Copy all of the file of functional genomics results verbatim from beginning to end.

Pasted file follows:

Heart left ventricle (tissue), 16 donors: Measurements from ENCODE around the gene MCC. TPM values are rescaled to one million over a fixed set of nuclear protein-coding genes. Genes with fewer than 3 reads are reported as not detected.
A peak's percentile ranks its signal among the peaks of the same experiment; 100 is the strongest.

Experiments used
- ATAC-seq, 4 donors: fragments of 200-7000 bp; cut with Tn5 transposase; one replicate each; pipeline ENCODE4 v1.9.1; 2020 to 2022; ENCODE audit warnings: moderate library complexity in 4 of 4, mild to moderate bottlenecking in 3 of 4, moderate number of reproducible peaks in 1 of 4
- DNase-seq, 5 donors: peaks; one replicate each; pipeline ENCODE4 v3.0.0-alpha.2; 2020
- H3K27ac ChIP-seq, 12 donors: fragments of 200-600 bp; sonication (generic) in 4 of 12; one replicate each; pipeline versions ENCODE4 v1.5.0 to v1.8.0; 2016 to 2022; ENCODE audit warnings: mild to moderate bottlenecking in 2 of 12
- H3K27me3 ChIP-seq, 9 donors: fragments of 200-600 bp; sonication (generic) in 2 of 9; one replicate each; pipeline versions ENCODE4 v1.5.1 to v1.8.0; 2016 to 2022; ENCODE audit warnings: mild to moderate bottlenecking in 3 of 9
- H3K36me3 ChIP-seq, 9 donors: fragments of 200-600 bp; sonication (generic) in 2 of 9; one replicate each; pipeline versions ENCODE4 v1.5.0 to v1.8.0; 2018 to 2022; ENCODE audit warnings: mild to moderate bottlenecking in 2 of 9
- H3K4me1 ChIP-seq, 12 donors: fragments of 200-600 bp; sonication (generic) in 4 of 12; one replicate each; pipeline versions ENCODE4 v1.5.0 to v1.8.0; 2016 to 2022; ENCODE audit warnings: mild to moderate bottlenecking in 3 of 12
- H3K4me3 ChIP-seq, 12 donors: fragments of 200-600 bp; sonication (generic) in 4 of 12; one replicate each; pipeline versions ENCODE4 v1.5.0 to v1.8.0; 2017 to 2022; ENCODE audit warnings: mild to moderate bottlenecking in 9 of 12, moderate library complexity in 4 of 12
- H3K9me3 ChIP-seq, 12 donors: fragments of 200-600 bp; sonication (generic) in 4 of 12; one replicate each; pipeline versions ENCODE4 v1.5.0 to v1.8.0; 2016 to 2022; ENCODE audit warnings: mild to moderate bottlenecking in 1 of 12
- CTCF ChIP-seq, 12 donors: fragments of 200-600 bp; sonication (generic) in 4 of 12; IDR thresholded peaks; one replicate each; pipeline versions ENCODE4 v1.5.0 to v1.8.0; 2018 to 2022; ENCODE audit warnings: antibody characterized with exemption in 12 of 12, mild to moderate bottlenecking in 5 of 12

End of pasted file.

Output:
Heart left ventricle (tissue), 16 donors: Measurements from ENCODE around the gene MCC. TPM values are rescaled to one million over a fixed set of nuclear protein-coding genes. Genes with fewer than 3 reads are reported as not detected.
A peak's percentile ranks its signal among the peaks of the same experiment; 100 is the strongest.

Experiments used
- ATAC-seq, 4 donors: fragments of 200-7000 bp; cut with Tn5 transposase; one replicate each; pipeline ENCODE4 v1.9.1; 2020 to 2022; ENCODE audit warnings: moderate library complexity in 4 of 4, mild to moderate bottlenecking in 3 of 4, moderate number of reproducible peaks in 1 of 4
- DNase-seq, 5 donors: peaks; one replicate each; pipeline ENCODE4 v3.0.0-alpha.2; 2020
- H3K27ac ChIP-seq, 12 donors: fragments of 200-600 bp; sonication (generic) in 4 of 12; one replicate each; pipeline versions ENCODE4 v1.5.0 to v1.8.0; 2016 to 2022; ENCODE audit warnings: mild to moderate bottlenecking in 2 of 12
- H3K27me3 ChIP-seq, 9 donors: fragments of 200-600 bp; sonication (generic) in 2 of 9; one replicate each; pipeline versions ENCODE4 v1.5.1 to v1.8.0; 2016 to 2022; ENCODE audit warnings: mild to moderate bottlenecking in 3 of 9
- H3K36me3 ChIP-seq, 9 donors: fragments of 200-600 bp; sonication (generic) in 2 of 9; one replicate each; pipeline versions ENCODE4 v1.5.0 to v1.8.0; 2018 to 2022; ENCODE audit warnings: mild to moderate bottlenecking in 2 of 9
- H3K4me1 ChIP-seq, 12 donors: fragments of 200-600 bp; sonication (generic) in 4 of 12; one replicate each; pipeline versions ENCODE4 v1.5.0 to v1.8.0; 2016 to 2022; ENCODE audit warnings: mild to moderate bottlenecking in 3 of 12
- H3K4me3 ChIP-seq, 12 donors: fragments of 200-600 bp; sonication (generic) in 4 of 12; one replicate each; pipeline versions ENCODE4 v1.5.0 to v1.8.0; 2017 to 2022; ENCODE audit warnings: mild to moderate bottlenecking in 9 of 12, moderate library complexity in 4 of 12
- H3K9me3 ChIP-seq, 12 donors: fragments of 200-600 bp; sonication (generic) in 4 of 12; one replicate each; pipeline versions ENCODE4 v1.5.0 to v1.8.0; 2016 to 2022; ENCODE audit warnings: mild to moderate bottlenecking in 1 of 12
- CTCF ChIP-seq, 12 donors: fragments of 200-600 bp; sonication (generic) in 4 of 12; IDR thresholded peaks; one replicate each; pipeline versions ENCODE4 v1.5.0 to v1.8.0; 2018 to 2022; ENCODE audit warnings: antibody characterized with exemption in 12 of 12, mild to moderate bottlenecking in 5 of 12